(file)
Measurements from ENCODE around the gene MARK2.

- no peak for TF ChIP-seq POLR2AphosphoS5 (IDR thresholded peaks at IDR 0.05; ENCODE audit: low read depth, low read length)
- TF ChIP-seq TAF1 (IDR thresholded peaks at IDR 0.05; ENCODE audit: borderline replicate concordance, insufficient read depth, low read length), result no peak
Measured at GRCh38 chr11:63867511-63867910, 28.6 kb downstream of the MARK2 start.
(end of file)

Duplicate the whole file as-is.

Measurements from ENCODE around the gene MARK2.

- no peak for TF ChIP-seq POLR2AphosphoS5 (IDR thresholded peaks at IDR 0.05; ENCODE audit: low read depth, low read length)
- TF ChIP-seq TAF1 (IDR thresholded peaks at IDR 0.05; ENCODE audit: borderline replicate concordance, insufficient read depth, low read length), result no peak
Measured at GRCh38 chr11:63867511-63867910, 28.6 kb downstream of the MARK2 start.